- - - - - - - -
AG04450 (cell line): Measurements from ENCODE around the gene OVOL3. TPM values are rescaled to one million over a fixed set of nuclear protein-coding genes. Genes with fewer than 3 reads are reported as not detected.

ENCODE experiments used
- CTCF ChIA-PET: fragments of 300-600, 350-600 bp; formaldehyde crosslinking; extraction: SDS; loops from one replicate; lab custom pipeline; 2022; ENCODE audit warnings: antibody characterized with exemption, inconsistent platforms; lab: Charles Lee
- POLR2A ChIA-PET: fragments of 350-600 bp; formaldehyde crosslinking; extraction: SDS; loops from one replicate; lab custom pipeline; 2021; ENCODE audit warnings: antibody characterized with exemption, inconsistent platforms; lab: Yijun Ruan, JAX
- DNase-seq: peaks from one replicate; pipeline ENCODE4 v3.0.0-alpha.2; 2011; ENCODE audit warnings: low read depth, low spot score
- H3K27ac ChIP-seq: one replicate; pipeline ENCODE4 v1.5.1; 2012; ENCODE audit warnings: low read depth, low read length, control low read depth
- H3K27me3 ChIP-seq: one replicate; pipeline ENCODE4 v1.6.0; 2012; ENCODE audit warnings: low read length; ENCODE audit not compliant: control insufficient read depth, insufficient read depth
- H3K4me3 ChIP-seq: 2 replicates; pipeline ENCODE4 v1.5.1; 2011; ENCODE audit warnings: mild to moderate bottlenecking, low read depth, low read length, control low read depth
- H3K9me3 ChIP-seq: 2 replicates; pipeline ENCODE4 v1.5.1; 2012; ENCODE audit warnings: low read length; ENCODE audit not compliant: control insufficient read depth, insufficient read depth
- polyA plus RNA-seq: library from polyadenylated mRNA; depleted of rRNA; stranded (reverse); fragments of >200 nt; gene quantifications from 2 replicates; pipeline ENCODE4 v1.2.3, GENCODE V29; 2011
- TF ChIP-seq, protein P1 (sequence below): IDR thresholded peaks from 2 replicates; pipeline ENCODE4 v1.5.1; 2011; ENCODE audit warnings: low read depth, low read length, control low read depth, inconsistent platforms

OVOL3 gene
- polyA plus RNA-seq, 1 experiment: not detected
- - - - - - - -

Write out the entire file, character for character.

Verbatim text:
AG04450 (cell line): Measurements from ENCODE around the gene OVOL3. TPM values are rescaled to one million over a fixed set of nuclear protein-coding genes. Genes with fewer than 3 reads are reported as not detected.

ENCODE experiments used
- CTCF ChIA-PET: fragments of 300-600, 350-600 bp; formaldehyde crosslinking; extraction: SDS; loops from one replicate; lab custom pipeline; 2022; ENCODE audit warnings: antibody characterized with exemption, inconsistent platforms; lab: Charles Lee
- POLR2A ChIA-PET: fragments of 350-600 bp; formaldehyde crosslinking; extraction: SDS; loops from one replicate; lab custom pipeline; 2021; ENCODE audit warnings: antibody characterized with exemption, inconsistent platforms; lab: Yijun Ruan, JAX
- DNase-seq: peaks from one replicate; pipeline ENCODE4 v3.0.0-alpha.2; 2011; ENCODE audit warnings: low read depth, low spot score
- H3K27ac ChIP-seq: one replicate; pipeline ENCODE4 v1.5.1; 2012; ENCODE audit warnings: low read depth, low read length, control low read depth
- H3K27me3 ChIP-seq: one replicate; pipeline ENCODE4 v1.6.0; 2012; ENCODE audit warnings: low read length; ENCODE audit not compliant: control insufficient read depth, insufficient read depth
- H3K4me3 ChIP-seq: 2 replicates; pipeline ENCODE4 v1.5.1; 2011; ENCODE audit warnings: mild to moderate bottlenecking, low read depth, low read length, control low read depth
- H3K9me3 ChIP-seq: 2 replicates; pipeline ENCODE4 v1.5.1; 2012; ENCODE audit warnings: low read length; ENCODE audit not compliant: control insufficient read depth, insufficient read depth
- polyA plus RNA-seq: library from polyadenylated mRNA; depleted of rRNA; stranded (reverse); fragments of >200 nt; gene quantifications from 2 replicates; pipeline ENCODE4 v1.2.3, GENCODE V29; 2011
- TF ChIP-seq, protein P1 (sequence below): IDR thresholded peaks from 2 replicates; pipeline ENCODE4 v1.5.1; 2011; ENCODE audit warnings: low read depth, low read length, control low read depth, inconsistent platforms

OVOL3 gene
- polyA plus RNA-seq, 1 experiment: not detected